‘Measurement’ as a lesson is a classic example of how removed our classroom can be from life around us. The metric table, standard units of measurement, our helpful mnemonics all work together to present this highly practical lesson in sterile and numerical terms to our students. It would take just one query on estimation of a class to verify this appalling disconnect.
Estimation really is the biggest test and reward of a thoroughly delivered chapter on ‘measurement’. The teacher’s aim ought to be to bring up children capable of translating into units what objects ‘feel’ or ‘look’ like to them without reaching for a graded gadget.
Take the games ‘Guess the cake weight’ or ‘Tell the candy count’ popular in fairs and fetes. A glance at the sheepish entries scrawled by adults makes it crystal clear that not many of them sat through a well taught session on ‘measurement’. A successful class on measuring parameters would spew forth students capable of estimating the length of a school corridor, the weight of a school bag, the capacity of their water bottles with reasonable accuracy. Unfortunately, even the ace graders have big round eyes to offer if asked to take a guess at weight, distance, or volume.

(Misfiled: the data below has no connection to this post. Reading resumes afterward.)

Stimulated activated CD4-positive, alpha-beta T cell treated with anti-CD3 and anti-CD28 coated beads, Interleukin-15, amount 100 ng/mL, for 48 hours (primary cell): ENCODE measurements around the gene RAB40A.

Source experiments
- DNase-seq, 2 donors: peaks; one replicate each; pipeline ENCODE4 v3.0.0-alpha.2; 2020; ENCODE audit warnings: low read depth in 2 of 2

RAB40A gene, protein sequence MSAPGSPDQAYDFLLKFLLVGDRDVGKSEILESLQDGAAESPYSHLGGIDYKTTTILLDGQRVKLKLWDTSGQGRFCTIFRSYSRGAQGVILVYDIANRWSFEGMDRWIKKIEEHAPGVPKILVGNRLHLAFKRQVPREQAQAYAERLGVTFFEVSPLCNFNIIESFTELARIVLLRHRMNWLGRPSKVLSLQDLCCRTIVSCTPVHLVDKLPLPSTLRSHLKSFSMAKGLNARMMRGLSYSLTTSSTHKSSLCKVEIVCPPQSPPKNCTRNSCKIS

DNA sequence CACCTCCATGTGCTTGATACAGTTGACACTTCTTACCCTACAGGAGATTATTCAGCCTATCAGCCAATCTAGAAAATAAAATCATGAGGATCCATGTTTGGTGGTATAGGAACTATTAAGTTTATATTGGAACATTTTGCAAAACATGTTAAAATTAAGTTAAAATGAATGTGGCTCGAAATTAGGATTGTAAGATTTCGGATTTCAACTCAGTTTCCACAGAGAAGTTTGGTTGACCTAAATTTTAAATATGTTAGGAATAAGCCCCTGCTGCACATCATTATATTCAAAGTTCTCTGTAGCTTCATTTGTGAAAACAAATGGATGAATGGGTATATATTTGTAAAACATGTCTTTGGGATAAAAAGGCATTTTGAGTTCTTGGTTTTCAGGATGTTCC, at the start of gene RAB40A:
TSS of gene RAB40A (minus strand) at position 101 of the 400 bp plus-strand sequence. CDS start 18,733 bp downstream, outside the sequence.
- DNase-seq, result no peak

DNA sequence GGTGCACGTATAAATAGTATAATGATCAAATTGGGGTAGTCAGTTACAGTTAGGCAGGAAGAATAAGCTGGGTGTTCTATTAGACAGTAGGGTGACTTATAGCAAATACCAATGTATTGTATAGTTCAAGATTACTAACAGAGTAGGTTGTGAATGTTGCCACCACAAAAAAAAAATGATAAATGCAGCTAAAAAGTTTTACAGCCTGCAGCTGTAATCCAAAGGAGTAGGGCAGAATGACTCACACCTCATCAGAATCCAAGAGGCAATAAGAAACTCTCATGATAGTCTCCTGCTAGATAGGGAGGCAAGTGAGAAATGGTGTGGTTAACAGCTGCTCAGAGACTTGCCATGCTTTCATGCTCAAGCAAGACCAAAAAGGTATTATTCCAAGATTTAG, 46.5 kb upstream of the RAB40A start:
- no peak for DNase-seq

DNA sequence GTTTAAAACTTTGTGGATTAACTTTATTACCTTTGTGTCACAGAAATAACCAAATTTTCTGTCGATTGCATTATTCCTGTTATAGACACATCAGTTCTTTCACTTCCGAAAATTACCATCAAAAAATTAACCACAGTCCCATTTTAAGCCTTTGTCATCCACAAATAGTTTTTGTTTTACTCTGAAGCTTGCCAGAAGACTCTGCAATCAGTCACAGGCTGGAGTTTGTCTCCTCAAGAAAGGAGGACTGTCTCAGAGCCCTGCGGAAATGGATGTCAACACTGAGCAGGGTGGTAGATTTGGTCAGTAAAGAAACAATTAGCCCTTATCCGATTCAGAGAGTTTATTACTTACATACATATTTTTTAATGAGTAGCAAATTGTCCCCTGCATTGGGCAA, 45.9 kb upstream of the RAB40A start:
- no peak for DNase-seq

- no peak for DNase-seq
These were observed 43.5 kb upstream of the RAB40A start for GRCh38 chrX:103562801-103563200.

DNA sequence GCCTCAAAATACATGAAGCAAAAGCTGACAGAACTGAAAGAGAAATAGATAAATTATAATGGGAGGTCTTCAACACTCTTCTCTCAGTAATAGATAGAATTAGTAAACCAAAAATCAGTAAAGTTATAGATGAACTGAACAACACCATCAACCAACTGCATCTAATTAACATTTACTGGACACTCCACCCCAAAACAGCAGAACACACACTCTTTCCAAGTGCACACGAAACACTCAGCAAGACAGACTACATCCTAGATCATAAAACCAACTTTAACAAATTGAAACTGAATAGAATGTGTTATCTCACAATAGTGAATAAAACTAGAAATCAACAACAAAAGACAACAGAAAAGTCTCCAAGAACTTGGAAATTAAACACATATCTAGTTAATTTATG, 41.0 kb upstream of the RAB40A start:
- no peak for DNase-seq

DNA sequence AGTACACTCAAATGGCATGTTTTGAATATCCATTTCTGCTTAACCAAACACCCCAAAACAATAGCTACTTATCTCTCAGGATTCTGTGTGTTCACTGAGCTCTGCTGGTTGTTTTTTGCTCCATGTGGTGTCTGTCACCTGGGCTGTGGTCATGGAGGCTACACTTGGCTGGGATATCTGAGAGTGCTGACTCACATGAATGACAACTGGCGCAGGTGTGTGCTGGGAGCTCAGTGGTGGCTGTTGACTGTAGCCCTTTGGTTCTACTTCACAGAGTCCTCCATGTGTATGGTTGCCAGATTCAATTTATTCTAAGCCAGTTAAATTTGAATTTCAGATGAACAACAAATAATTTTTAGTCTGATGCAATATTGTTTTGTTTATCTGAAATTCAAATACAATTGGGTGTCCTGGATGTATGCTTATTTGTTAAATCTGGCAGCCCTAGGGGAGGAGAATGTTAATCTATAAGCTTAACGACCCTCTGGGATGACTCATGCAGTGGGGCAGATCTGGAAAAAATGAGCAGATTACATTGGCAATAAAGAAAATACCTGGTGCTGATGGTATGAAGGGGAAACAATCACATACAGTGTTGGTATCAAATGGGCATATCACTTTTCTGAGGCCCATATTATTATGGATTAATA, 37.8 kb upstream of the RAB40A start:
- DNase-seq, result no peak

Figures and tables distract children. Neatly aligned values make them lazy. A good class will require of them an alert even if somewhat confused mental thrashing around. Unless they compare from scratch, juxtapose one against the other, apply their mental visuals to making educated guesses, they will forget all the measurement tests they got assessed A1 on.
The author has a background and training in education and media, and has worked in advertising, public relations, documentary film making and feature journalism. Her interest lies in the role of motivation, an all-round exposure and multiculturalism in the educational increment of children. A blogger with a keen interest in the evolving social dynamics and their influence on young people, she maintains a blog at http://confessionsofanambitiousmother.blogspot.in/. She can be reached at firstname.lastname@example.org.